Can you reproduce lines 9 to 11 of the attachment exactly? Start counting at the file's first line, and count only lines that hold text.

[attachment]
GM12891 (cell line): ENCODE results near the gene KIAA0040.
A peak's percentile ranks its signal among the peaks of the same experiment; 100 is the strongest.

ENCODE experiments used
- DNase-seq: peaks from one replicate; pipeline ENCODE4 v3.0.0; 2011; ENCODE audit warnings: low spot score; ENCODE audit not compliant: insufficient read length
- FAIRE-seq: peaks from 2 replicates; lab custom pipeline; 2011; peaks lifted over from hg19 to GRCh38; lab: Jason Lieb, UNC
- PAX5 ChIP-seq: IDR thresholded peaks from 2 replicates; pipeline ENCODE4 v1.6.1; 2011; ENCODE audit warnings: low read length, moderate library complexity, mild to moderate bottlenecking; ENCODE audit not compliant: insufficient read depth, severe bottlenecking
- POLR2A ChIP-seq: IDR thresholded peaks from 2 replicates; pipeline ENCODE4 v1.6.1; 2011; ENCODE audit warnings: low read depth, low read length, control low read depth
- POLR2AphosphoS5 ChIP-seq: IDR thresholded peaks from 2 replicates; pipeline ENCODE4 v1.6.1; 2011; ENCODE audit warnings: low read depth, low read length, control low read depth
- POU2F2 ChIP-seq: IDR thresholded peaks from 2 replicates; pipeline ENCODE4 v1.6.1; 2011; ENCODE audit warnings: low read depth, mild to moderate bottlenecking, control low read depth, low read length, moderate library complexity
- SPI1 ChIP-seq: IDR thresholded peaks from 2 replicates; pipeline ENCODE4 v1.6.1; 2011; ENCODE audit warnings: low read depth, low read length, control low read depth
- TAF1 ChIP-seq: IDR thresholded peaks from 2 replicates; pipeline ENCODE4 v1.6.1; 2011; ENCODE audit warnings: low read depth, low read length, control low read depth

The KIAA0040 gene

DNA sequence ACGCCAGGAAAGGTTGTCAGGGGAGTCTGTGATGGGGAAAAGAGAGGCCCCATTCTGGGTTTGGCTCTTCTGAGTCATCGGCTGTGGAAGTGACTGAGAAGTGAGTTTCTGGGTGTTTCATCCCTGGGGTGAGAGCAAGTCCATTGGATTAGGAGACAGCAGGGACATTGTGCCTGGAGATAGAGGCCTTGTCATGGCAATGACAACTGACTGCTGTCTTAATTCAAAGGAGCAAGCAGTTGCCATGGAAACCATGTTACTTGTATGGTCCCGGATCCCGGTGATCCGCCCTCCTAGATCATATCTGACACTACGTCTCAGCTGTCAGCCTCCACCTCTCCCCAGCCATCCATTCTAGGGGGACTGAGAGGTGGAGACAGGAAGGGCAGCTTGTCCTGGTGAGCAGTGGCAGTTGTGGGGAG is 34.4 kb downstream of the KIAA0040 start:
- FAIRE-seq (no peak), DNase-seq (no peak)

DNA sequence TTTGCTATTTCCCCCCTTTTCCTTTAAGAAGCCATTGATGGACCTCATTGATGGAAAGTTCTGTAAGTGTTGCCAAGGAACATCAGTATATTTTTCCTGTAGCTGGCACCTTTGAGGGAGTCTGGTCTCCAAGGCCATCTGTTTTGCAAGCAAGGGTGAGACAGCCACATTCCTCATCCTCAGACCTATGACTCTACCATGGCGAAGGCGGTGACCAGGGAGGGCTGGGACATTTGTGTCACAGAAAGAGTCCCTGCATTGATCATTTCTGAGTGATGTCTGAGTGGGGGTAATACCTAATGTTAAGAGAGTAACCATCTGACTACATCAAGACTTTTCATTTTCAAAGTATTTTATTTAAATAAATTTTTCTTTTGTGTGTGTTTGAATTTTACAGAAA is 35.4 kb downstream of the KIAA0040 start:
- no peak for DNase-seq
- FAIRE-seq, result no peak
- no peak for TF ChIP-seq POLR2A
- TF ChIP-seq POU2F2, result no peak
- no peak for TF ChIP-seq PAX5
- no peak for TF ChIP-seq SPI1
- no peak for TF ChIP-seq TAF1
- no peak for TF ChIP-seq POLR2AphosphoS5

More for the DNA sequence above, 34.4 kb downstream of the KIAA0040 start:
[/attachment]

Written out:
- POU2F2 ChIP-seq: IDR thresholded peaks from 2 replicates; pipeline ENCODE4 v1.6.1; 2011; ENCODE audit warnings: low read depth, mild to moderate bottlenecking, control low read depth, low read length, moderate library complexity
- SPI1 ChIP-seq: IDR thresholded peaks from 2 replicates; pipeline ENCODE4 v1.6.1; 2011; ENCODE audit warnings: low read depth, low read length, control low read depth
- TAF1 ChIP-seq: IDR thresholded peaks from 2 replicates; pipeline ENCODE4 v1.6.1; 2011; ENCODE audit warnings: low read depth, low read length, control low read depth